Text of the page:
Points to think and comment on

  • We tend to think we are not like the people that we work with or went to school with or even live in the same location as us. We are unique but everyone else is thinking the same thing.
  • Mass media often use research and marketing to try and cut through the Third Person Effect.
  • How can we truly be open minded and independent thinkers?

The Significance of Naked Lunch

william_burroughs.rothschild_suitBefore I review William S. Burroughs seminal Naked Lunch I thought I would write about the historical significance of this extremely controversial novel. I know Adam from Roof Beam Reader did an interesting post on Burroughs but I just want to talk about why this one book is so important to literature. Naked Lunch was originally published by European publishers Olympia Press as The Naked Lunch in 1959 and it wasn’t until 1962 that the book ever published in America. The US obscenity laws prevented this book from publication in Burroughs’ homeland until then.

The book was then banned because of obscenity in Boston, which was eventually repealed. The trial of Naked Lunch was the last significant obscenity trial in American literature. The ban was repealed in 1966 as a result of the trial which found that while there are mentions of child murder and acts of paedophilia in this book, it  not considered obscenity but has some social value. Among the people instrumental in fighting the obscenity charges include Allen Ginsberg and Norman Mailer.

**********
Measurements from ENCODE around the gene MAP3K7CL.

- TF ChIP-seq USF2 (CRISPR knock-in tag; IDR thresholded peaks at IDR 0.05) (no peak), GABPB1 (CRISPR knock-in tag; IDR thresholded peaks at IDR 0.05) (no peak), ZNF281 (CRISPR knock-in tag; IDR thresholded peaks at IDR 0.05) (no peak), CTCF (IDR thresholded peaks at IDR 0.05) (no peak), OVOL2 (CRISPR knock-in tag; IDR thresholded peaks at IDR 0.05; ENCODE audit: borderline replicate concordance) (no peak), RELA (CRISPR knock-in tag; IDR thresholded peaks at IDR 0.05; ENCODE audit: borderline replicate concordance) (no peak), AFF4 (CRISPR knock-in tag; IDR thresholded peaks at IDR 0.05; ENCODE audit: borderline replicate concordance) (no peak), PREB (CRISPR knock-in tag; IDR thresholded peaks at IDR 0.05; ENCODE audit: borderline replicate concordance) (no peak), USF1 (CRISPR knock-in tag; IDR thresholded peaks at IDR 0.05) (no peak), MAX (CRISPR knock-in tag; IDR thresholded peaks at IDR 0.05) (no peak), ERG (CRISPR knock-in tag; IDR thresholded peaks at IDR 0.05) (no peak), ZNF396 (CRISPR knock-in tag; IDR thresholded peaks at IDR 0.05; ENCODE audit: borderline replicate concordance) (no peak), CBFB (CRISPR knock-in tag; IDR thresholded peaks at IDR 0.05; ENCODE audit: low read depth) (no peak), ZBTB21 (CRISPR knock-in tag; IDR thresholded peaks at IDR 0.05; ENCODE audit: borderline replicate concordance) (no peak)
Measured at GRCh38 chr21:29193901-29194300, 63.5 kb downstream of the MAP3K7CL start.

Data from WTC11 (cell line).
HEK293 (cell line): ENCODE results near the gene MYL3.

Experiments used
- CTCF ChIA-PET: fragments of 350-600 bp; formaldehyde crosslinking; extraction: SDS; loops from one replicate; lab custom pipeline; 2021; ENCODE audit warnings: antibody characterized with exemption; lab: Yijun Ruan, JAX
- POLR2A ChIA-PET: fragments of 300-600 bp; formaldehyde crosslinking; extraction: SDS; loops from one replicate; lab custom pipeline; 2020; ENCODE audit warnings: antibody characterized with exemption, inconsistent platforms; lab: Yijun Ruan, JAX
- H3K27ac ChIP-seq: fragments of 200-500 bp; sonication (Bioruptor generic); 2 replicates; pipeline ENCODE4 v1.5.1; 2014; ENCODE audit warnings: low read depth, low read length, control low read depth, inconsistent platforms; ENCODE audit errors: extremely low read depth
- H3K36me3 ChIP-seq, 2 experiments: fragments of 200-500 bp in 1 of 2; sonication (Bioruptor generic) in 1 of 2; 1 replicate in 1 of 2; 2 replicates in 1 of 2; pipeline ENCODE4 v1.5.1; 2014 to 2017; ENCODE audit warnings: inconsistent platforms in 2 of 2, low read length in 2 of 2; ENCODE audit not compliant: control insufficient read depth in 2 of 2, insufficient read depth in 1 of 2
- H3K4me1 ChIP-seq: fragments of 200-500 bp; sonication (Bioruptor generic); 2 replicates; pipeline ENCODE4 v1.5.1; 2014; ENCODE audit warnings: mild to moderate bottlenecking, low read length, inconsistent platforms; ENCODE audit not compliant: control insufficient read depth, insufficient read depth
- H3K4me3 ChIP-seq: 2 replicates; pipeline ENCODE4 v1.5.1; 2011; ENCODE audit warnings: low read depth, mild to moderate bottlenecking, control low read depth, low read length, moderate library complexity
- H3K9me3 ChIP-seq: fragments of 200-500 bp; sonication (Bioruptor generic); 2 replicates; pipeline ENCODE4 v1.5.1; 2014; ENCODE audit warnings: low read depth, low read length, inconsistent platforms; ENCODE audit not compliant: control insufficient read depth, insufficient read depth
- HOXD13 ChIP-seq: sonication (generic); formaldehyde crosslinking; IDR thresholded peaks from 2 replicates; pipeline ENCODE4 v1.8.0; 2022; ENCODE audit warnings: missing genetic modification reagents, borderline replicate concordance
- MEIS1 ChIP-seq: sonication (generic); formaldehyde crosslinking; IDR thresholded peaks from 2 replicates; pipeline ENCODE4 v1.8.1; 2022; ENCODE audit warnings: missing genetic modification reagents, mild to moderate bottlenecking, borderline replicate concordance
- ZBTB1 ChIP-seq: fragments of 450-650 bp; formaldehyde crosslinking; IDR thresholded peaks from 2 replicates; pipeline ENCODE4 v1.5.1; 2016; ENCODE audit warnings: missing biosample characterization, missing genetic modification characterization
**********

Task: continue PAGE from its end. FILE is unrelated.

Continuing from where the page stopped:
This was huge win for both free speech and the arts. While book banning and censorship is still a hot topic (especially in America); Naked Lunch was the last major obscenity trial involving literature. As another interesting fact, the title of this book was suggested by Jack Kerouac but apparently Allen Ginsberg misread the title on the manuscript which was originally Naked Lust. While not hugely significant to the history of this Beat novel, it helps with the overall understanding of where the name came from. Check out my post on the book Naked Lunch here.

Understanding Satire

juvenalI was reading a review the other day, when I saw them say “being a satire, I expected it to be funny” which, at the time, really annoyed me: I wanted to become that guy who replies with “I don’t think you get it”. The truth of the matter is I was someone that thought satire was a form of comedy for a very long time too. I think it wasn’t until someone called 1984 a satirical novel did I actually think “hang on, maybe I need to look up this word”. So I thought instead maybe this could make a good blog post.

First of all, while satire can be funny, humour is not the essential component. The main purpose of satire (in a literary sense) is to offer a constructive social criticism or to shame society into improving. Using wit, irony and sometimes sarcasm to put a spotlight on issues the author feels need to be looked at; normally social, political or religion topics. This is only a brief explanation of my thoughts on satire; I might have missed something because it is a lot more complex than this anyway.

Satirical literature is often divided into two different categories as well; Horatian and Juvenalian (although not mutually exclusive). Horatian satire looks at some social vice through playful, light-hearted humour or wit. Named after the Roman satirist Horace, this form of satire uses wit, exaggeration and self deprecation to indentify stupidity (rather than major issues) within modern society. This is the type of satire more people think of when they think about satirical books; examples of this type of satire within literature can include Adventures of Huckleberry Finn by Mark Twain, The Screwtape Letters by C.S. Lewis, The Giver by Lois Lowry and Gulliver’s Travels by Jonathan Swift.